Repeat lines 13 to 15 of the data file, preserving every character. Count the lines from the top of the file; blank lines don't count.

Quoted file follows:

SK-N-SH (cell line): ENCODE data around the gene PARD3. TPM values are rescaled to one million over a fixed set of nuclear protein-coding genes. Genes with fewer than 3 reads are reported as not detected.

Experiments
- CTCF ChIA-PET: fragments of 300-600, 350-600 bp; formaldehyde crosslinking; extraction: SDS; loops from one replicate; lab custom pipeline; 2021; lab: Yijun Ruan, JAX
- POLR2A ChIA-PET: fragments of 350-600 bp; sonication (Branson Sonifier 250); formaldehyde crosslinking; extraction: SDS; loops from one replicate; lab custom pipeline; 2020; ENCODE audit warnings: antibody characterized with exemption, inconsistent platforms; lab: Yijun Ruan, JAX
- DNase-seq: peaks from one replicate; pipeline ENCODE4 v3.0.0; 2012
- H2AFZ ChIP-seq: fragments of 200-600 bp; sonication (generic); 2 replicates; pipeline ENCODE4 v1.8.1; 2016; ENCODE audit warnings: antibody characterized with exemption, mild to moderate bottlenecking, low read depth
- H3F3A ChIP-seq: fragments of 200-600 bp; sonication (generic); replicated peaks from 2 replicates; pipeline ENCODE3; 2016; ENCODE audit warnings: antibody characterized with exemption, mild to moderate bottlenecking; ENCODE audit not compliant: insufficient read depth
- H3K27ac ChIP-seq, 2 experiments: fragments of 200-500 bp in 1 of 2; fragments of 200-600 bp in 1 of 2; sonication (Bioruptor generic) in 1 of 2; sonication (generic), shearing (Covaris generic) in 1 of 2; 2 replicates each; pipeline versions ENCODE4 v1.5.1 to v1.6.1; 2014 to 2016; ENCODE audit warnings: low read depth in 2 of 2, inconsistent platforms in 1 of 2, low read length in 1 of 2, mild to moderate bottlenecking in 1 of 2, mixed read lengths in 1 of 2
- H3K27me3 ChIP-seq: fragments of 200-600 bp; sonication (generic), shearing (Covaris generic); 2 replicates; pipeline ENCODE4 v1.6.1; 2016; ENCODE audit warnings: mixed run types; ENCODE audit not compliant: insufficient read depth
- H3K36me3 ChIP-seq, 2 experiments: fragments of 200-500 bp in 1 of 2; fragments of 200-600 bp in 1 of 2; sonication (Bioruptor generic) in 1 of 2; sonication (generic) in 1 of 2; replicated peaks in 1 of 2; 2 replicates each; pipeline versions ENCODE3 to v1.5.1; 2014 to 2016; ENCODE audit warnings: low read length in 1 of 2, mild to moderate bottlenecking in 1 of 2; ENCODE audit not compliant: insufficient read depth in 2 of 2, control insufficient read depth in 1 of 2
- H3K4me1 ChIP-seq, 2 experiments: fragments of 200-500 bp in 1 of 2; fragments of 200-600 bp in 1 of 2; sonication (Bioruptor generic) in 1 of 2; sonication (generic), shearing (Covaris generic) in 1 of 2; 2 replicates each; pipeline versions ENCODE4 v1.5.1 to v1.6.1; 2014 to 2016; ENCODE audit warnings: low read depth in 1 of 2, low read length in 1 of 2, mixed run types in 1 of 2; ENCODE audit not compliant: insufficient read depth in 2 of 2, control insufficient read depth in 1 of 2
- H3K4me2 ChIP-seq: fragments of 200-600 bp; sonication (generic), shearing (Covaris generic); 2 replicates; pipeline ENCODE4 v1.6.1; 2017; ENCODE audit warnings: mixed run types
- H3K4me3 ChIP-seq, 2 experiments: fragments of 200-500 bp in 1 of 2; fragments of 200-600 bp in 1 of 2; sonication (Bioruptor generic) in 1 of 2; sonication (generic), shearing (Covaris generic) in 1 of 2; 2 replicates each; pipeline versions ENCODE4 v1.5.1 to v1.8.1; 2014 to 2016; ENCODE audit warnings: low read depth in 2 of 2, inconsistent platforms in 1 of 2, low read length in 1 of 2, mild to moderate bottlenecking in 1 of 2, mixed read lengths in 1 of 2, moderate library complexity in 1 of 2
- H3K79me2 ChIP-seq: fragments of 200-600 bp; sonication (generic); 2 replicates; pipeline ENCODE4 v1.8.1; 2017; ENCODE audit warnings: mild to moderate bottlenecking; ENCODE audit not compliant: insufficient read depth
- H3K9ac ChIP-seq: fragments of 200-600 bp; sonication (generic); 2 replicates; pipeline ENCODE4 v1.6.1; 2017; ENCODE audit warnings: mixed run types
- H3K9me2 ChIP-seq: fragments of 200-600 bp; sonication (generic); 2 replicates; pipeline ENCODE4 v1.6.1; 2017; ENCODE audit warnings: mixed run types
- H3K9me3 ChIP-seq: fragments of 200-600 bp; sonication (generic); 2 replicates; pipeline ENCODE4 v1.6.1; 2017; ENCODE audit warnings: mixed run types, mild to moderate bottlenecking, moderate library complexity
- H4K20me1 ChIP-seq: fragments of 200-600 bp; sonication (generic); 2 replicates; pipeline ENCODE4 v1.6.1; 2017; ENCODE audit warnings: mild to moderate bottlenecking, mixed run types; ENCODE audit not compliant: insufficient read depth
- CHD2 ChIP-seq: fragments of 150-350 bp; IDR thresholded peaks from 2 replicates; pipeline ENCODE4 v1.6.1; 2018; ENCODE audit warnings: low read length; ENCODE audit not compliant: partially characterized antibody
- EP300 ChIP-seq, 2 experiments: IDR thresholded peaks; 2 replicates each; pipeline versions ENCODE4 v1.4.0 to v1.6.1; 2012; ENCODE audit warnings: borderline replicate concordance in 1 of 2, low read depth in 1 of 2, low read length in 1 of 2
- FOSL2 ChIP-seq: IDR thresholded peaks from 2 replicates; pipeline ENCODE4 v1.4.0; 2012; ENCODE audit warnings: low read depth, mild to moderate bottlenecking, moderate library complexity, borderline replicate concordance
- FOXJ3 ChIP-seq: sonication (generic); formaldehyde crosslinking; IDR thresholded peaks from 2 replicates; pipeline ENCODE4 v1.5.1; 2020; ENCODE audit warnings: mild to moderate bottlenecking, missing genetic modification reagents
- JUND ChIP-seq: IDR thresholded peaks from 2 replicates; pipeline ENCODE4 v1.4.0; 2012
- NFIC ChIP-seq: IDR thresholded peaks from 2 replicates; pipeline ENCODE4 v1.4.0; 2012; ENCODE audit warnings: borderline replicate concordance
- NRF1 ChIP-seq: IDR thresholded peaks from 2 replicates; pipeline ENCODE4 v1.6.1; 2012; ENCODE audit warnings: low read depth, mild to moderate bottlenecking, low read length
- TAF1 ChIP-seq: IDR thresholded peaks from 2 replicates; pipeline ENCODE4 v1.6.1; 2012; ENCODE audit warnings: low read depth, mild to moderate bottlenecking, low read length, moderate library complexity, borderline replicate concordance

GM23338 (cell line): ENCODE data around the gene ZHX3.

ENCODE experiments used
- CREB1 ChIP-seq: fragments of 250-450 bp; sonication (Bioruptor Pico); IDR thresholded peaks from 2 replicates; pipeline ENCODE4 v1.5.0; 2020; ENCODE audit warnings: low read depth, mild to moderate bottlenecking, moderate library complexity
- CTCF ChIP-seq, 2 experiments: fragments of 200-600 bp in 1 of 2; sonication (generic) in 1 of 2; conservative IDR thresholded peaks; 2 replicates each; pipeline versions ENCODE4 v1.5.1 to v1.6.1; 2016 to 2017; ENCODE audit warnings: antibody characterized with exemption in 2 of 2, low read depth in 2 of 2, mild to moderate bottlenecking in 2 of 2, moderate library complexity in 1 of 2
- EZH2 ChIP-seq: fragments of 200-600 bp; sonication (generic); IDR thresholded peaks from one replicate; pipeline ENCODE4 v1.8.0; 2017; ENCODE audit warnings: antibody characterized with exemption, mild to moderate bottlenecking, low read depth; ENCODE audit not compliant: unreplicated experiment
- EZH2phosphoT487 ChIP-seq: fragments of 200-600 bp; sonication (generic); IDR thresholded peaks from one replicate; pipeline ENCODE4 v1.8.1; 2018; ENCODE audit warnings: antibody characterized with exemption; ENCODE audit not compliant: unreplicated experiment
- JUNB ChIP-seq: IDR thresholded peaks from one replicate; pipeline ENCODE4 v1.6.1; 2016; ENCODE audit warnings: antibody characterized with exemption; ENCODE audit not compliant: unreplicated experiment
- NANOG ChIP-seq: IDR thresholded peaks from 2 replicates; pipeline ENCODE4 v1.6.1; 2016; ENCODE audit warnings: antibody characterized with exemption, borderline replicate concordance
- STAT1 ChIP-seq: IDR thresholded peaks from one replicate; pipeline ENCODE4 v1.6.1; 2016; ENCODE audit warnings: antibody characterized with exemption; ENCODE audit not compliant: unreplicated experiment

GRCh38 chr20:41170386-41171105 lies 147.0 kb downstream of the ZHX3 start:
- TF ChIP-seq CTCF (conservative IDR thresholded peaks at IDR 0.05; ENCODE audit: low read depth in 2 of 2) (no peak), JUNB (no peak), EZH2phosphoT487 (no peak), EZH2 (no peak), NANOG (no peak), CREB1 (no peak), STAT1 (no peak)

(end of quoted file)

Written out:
- H3K4me3 ChIP-seq, 2 experiments: fragments of 200-500 bp in 1 of 2; fragments of 200-600 bp in 1 of 2; sonication (Bioruptor generic) in 1 of 2; sonication (generic), shearing (Covaris generic) in 1 of 2; 2 replicates each; pipeline versions ENCODE4 v1.5.1 to v1.8.1; 2014 to 2016; ENCODE audit warnings: low read depth in 2 of 2, inconsistent platforms in 1 of 2, low read length in 1 of 2, mild to moderate bottlenecking in 1 of 2, mixed read lengths in 1 of 2, moderate library complexity in 1 of 2
- H3K79me2 ChIP-seq: fragments of 200-600 bp; sonication (generic); 2 replicates; pipeline ENCODE4 v1.8.1; 2017; ENCODE audit warnings: mild to moderate bottlenecking; ENCODE audit not compliant: insufficient read depth
- H3K9ac ChIP-seq: fragments of 200-600 bp; sonication (generic); 2 replicates; pipeline ENCODE4 v1.6.1; 2017; ENCODE audit warnings: mixed run types